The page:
Music for the children of our time

The Edukators

The angry man of sculpture

Attack on artistic freedom in Russia

Pushing at the edges

The secret life of objects

Porcelain that challenged the world

Bill Brandt

Heaven on Earth: Art from Islamic Lands


The inspiration of Italian cinema


Pissarro in London

Of Villains and Villeins

Piazzas on the eve of destruction

Modernism resurgent

Wilkie - Painter of everyday life

Techno-gothic fusion


Gagarin Way


Vietnam behind the lines

Romney - mirroring the gentry

Caspar David Friedrich - the essential Romantic

The awesome effects of the sublime

Earth & fire

Paul Klee: The nature of creation

John Pilger's Great Eyewitness Photographers

Sarah Medway: In the Realm of the Senses

A glimpse of the Hermitage

Vermeer at the National Gallery

Paul Signac: Travels in France

The other story of British abstract art

Breaking the silence

Century City

Digitising the Hermitage

Ghosts of christmas past

The disasters of war

Picturing the people's game

Picasso as political icon

An art world Schindler

British modernism reclaimed

Brush Power

The modern bronze age

The first museum of modern art

Six women who shook the world

Frances Aviva Blane

Caro's challenge

Ellsworth Kelly at the Tate

Magnum resists the lure of the dollar

Rebel behind the American movement

E-mail to hear about site changes, placing 'update' in body of message



Digitising the Hermitage

By Corinna Lotz

It's never been an easy or cheap exercise to visit Russia, and even less so today in the lawless Putin era. But glimpses of the country's best-known and best-loved treasures can be had in London from now until September 2001 at the newly-installed Hermitage Rooms at Somerset House.

Hacks writing for newspapers like the "Guardian" miss the point when they gawp only at the opulence of the display of wealth accumulated by Russia's most famous Empress. All they see is Catherine's purchasing power.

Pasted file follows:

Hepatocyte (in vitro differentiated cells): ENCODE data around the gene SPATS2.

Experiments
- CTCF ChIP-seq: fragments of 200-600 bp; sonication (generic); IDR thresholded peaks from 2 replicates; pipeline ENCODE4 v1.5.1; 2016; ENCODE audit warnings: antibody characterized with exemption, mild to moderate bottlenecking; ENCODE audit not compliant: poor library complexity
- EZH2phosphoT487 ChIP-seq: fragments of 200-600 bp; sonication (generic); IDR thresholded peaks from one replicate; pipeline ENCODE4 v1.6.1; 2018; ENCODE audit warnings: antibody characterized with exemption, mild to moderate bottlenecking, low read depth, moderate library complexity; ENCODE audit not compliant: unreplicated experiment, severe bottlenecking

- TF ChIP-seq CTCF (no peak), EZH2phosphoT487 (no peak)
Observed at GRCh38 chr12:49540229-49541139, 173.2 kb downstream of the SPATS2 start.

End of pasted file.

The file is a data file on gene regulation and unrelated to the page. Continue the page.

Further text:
She was undoubtedly a compulsive collector of beautiful and extraordinary objects, like many monarchs before and after her time. But the selection of art works and painting currently at Somerset House provides an insight into the amazing twists and turns of world history.

Aged 33, Catherine seized the Russian throne in 1762 after a coup against her husband, who was assassinated a few days later by a group of her friends.

By this time Catherine, has ploughed her way through the French classics, studied history and - unusually for a Russian aristocrat - had learned the language of her subjects - Russian. She wanted to apply the ideas of the French Enlightenment to governing the Russian empire.

She was influenced by Montesquieu and the Italian jurist Beccaria. When Diderot's famous Encyclopedie was banned in France, she offered to continue to publish it. She helped him financially by buying his library but kindly left him in possession of it until he died.

She corresponded with Voltaire and bought his books after he died in 1778. They were shipped to St Petersburg. The 7,000 volumes were then installed in the Winter Palace in a special library.

The inaugural exhibition presents a glittering mix of jewels, paintings and portrait miniatures. The intricate marquetry floors are made by Russian craftsmen. Even the immaculate ruched curtains capture the profligate luxury of the State Hermitage Museum in the unforgettable Winter Palace on the Neva river. Exquisite marble busts of the French thinkers who inspired the Reine Philosophe, such as Jean Jacques Rousseau and Voltaire, sit regally on one sideboard in the Hermitage Rooms in London.

On an array of monitors the viewer can explore the thousands of paintings, drawings and pieces of decorative art accumulated by Catherine and see how they look in situ.

Views of the "mother of all art galleries" are provided by a high-tech plasma screen which shows what is happening in St Petersburg's Hermitage Museum connected in real time to London.

Digitising the Hermitage has provided IBM with a chance to develop a database showing the vast variety of art works in the collection. A number of new image-creation techniques are being tried out. In a hand-crafted new "library" space at Somerset House visitors get the chance to test out IBM's claim to have helped position the Hermitage as "one of the most technologically proficient museums in the world".

Open until September 23, 2001. Admission is 6 for adults, 4 concessions. Open Monday to Saturday 10am-6pm. Sundays and Bank Holidays 12 noon to 6pm. Tickets from Ticketmaster 020 7413 3398 (24 hours) or 1 booking fee.